The more I travel, the more I realize that it is not the places or the sites, that makes the experience memorable or enjoyable; it is has to do with the people and friends that you meet and share the experience along the way. So, I feel very much blessed that I was not only able to travel to see an amazingly beautiful country but more importantly was able to meet up with old friends and also meet new ones.
July 9, 2002
There are not many feelings that compare to strapping on a backpack and taking that first step out the door. My body is immediately filled with adrenaline that lifts my steps as if floating on air without notice to the 50-pound pack on my back. My mind is excited with images of new adventures that will take me to new limits. My soul feels at peace again knowing that I will be pursuing what I love most.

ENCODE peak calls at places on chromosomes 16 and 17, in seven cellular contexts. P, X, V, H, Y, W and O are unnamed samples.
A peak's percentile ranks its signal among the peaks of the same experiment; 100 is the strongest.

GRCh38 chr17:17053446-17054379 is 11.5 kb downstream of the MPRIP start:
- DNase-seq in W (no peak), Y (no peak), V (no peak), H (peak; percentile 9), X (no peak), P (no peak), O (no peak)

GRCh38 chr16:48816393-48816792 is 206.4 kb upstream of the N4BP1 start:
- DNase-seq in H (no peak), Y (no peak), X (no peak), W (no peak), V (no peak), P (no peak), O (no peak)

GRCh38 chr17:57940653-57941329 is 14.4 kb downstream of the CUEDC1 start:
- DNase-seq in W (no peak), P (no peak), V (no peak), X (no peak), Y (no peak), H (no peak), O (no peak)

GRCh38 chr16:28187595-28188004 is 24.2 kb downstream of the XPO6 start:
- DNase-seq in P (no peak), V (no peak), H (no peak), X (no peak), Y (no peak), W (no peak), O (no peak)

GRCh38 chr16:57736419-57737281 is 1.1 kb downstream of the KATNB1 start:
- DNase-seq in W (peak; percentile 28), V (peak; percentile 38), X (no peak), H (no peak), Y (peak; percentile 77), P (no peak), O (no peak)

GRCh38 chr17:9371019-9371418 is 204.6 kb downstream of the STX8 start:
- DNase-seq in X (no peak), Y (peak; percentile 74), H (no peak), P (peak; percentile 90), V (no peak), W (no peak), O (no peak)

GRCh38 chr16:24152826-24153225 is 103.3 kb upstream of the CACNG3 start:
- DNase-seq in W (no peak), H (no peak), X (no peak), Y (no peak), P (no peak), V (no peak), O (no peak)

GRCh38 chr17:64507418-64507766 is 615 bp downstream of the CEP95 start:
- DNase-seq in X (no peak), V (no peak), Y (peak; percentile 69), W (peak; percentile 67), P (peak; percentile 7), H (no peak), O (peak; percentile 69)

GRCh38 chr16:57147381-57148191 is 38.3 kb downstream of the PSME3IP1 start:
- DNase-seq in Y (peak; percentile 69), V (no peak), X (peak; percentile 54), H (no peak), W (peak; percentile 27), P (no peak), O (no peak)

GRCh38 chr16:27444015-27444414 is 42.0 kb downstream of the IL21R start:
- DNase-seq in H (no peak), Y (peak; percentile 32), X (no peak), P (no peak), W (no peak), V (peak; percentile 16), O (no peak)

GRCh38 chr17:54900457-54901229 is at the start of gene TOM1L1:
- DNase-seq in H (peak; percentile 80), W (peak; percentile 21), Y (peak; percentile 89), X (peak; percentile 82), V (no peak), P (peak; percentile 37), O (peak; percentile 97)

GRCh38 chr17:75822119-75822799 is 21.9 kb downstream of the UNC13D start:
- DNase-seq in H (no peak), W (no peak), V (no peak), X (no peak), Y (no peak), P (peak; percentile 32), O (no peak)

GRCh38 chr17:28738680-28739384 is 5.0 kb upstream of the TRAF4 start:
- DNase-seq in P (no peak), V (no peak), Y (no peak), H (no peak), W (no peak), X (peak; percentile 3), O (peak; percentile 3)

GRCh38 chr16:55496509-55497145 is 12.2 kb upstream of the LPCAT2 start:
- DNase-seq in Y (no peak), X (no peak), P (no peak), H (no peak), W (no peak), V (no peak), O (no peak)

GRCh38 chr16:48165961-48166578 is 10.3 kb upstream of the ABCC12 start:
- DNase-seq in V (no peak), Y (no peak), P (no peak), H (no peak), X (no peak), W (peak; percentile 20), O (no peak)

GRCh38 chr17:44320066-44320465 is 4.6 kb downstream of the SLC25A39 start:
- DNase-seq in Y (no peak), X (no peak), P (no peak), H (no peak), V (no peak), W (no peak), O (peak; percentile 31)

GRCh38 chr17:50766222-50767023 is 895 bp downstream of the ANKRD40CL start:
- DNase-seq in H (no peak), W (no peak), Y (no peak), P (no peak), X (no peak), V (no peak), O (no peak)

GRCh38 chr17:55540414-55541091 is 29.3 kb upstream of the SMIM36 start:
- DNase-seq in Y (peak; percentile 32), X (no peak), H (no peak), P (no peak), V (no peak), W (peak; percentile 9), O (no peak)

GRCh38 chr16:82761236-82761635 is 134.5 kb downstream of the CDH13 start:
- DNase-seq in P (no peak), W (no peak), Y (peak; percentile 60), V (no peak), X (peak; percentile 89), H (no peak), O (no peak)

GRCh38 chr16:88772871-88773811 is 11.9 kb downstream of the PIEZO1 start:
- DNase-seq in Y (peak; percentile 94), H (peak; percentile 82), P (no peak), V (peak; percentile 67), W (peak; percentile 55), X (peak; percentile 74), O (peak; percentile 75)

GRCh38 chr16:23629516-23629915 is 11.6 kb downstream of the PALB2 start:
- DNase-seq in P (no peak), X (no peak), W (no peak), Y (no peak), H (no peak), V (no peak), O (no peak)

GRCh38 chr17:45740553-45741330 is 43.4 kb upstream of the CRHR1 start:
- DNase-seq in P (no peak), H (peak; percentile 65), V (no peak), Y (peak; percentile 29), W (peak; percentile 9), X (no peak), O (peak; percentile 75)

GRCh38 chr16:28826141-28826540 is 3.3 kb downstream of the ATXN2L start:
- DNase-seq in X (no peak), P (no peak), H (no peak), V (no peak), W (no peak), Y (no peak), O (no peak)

Travel, just the word raises my pulse! We all have some our fondest memories and experiences from traveling to various places around the world. But it is not the distance, or the exotic places that makes traveling so memorable. It is the experience of dropping our everyday routines and structured thoughts. Even the little walks that we take around our neighborhood after a long day at the office can bring the same elation as visiting the most exotic beaches in Asia. The liberating experience is really escaping from our present surrounding and traveling to a place in our mind where we can be in touch with our soul and mind.
Nothing facilitates this travel better than strapping on a backpack and heading out the door by oneself. I have backpacked regularly with every opportunity I had since being a teenager. My first brief trip exploring Tokyo when I was a teenager, I discovered a healthy addiction that I have not been able to give up. Since that first trip as a kid, now some 20 years later, my solo travels have contributed to my growth and defined the person that I am. It is not the 50 or so countries seen or exotic activities that I have done that is valuable; it is the lessons learned about myself and life that those trips offered is what I value most.